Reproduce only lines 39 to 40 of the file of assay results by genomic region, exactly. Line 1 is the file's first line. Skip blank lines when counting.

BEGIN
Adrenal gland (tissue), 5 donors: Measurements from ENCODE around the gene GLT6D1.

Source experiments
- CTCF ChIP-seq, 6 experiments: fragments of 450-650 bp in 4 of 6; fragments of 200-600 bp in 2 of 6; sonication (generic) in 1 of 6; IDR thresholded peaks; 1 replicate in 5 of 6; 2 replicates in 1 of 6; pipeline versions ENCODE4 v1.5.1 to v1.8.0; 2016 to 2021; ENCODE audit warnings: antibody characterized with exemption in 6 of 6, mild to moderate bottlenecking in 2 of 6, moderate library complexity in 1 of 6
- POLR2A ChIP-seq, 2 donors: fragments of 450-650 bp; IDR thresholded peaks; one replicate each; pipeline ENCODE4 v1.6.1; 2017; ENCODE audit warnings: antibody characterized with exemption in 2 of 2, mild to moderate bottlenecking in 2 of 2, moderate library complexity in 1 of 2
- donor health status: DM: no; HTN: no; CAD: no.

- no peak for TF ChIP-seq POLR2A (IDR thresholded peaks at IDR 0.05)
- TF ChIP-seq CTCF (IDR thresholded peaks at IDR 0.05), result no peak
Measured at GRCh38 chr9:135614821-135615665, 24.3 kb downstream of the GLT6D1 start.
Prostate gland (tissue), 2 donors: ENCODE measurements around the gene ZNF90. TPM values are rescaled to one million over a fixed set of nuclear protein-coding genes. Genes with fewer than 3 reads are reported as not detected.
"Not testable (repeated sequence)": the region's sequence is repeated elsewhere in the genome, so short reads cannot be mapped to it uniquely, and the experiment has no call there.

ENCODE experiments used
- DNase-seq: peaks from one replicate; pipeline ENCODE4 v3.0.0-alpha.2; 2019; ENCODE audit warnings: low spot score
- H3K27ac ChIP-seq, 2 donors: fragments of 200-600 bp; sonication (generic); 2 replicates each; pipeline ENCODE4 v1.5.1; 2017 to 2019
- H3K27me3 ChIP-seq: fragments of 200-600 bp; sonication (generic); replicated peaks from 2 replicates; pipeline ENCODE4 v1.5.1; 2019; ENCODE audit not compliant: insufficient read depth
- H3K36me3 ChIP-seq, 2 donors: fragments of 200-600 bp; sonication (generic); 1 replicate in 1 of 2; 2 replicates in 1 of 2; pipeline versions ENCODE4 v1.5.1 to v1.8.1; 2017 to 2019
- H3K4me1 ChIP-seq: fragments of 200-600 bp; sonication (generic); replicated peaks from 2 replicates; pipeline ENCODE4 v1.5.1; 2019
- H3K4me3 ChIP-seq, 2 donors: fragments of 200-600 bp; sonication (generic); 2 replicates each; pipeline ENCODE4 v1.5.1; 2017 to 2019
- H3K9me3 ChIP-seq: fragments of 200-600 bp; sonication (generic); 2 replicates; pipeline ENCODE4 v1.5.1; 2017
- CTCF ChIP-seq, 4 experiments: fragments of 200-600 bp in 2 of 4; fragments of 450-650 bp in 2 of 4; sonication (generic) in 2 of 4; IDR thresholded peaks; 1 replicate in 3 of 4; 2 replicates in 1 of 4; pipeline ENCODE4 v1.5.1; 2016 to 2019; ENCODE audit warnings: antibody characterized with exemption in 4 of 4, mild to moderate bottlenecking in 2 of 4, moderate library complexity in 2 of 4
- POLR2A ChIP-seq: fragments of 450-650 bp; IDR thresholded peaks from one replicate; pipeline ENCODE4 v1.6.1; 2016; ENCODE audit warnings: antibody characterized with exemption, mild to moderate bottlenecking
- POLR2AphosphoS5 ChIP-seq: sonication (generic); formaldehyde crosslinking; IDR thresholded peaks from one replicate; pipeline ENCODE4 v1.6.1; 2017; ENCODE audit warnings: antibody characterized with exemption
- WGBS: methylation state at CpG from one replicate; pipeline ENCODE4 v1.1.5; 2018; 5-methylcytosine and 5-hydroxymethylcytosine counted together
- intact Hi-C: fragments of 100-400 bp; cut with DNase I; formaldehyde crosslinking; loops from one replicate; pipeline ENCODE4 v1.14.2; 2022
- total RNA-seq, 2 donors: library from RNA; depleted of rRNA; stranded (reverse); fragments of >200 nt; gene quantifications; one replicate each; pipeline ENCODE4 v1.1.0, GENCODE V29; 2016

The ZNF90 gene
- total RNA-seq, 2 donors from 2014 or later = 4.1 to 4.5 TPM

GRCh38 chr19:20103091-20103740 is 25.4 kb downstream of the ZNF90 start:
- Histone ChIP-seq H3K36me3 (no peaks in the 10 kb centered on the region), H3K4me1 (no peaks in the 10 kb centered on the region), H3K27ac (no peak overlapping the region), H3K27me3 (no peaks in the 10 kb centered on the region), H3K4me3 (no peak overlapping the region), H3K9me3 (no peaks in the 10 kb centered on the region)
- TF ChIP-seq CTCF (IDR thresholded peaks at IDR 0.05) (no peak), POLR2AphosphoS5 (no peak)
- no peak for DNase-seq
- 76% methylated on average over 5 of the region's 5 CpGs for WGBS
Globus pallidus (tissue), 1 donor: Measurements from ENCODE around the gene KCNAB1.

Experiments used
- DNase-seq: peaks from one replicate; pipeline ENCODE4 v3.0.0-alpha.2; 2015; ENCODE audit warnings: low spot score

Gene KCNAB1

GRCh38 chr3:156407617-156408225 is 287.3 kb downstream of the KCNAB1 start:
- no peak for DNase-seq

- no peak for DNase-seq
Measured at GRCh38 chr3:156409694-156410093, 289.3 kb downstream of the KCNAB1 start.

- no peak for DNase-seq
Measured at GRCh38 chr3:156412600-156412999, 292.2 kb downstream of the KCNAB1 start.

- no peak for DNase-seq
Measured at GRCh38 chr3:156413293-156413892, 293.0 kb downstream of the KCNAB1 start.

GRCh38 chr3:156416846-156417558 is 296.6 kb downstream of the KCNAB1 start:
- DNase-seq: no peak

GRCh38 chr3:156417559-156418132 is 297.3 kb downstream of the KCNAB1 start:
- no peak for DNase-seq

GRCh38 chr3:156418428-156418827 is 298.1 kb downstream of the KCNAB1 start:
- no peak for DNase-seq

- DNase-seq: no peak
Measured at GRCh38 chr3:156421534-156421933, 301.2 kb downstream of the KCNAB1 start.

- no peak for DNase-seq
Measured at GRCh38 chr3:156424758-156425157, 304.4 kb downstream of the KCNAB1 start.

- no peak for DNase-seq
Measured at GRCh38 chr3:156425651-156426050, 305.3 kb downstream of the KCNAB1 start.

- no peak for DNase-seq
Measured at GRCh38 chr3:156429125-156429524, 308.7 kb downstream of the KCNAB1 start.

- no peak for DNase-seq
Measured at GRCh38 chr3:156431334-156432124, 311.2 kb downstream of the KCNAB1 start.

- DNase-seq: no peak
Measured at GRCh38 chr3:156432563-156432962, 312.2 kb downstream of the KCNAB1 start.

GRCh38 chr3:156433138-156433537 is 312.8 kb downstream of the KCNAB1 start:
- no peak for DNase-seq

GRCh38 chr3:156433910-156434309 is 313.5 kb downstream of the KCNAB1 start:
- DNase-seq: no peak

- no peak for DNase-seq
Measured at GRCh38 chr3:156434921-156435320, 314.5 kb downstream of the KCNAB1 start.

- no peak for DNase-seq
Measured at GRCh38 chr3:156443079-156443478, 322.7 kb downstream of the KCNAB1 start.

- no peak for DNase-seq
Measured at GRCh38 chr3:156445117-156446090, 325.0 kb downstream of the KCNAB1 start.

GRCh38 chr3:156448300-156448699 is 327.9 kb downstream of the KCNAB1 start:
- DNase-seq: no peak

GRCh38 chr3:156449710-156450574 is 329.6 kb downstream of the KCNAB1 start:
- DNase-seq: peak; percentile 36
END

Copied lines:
Measured at GRCh38 chr3:156409694-156410093, 289.3 kb downstream of the KCNAB1 start.

- no peak for DNase-seq